AC: What is “your thing” in the arts? (What are your favorite arts activities?)

MH: I’m not very artistic, but I’m a damn good patron. I donate time and money to artistic causes, and I buy art in all its forms. I wish I had more walls and shelves to show or store it all, but they’re filled. I love to talk to those who create – I want to hear their perspectives and find out why they do what they do. They’re different from me, and those differences are something to celebrate. As this pandemic veil lifts, I can’t wait to go to more art shows, theater, dance, poetry readings and concerts.

AC: What are your hopes for the role of arts and culture in our region in the future?

MH: I would love to see Lansing/East Lansing build a more robust music scene. In the early 2000s, there were many venues for musicians to play and artists to show their work. I’m excited about The Ovation performing arts center planned for Lansing, but we also need more stages and galleries for local people to test what they can do. That’s what makes a vibrant arts scene and grows great artists. Some venues exist, like the Robin Theater and Urban Beat, but we always need more.

I would also like to see more festivals. I miss the Great Lakes Folk Festival – the quality of the artists was outstanding. But it takes money and a massive staff and volunteer effort to mount such festivals. If I learned anything from my experience with the early days of Old Town, festivals can make a difference in drawing positive attention to an area.

AC: What other things, if any, would you like to share?

MH: One of the reasons for Creole Gallery’s success was because we built partnerships with the Ten Pound Fiddle music series, the Jazz Studies program at MSU, the Kresge Art Museum, Goldenrod Music, Elderly Instruments and other organizations who could steer us to talent. Lansing had many people with a deep understanding of arts production when I came on the scene, and I mined it for all it was worth. I’m grateful to all the people who were generous with their knowledge; I felt very nurtured, and you don’t always find that. Some towns can be very turf-oriented or top-down in their arts production. Lansing is very grassroots, and producers and artists here have a can-do, generous vibe. We just need to make more opportunities to mentor up-and-coming artists and give them a platform.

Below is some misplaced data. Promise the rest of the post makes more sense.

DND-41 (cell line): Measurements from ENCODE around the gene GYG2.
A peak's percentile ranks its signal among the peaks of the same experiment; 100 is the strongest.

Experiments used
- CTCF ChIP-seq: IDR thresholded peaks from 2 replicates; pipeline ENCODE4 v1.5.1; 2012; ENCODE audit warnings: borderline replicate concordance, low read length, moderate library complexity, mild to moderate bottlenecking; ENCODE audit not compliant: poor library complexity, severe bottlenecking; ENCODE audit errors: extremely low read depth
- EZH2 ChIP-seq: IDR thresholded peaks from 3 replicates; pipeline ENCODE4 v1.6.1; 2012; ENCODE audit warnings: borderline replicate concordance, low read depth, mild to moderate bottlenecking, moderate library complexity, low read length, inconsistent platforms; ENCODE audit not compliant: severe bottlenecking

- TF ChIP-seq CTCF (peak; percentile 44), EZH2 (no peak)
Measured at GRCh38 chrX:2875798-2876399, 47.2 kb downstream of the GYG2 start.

Also, a bit of advice to consumers of art: Don’t be intimidated. When Robert and I managed Creole Gallery, we’d see people cup their hands up against the window to peek in, but they’d hesitate to cross the threshold. I’d run out and say, “Come on in and just look! You don’t have to buy a thing.” Just getting them to look at the art and talk about it was gratifying. Artists, performance artists and musicians want to discuss their motivation and hear your interpretation. Those conversations are a wonderful thing, so don’t deny yourself that pleasure by being nervous to reach out and ask questions. More importantly, support the artist if you admire what they do.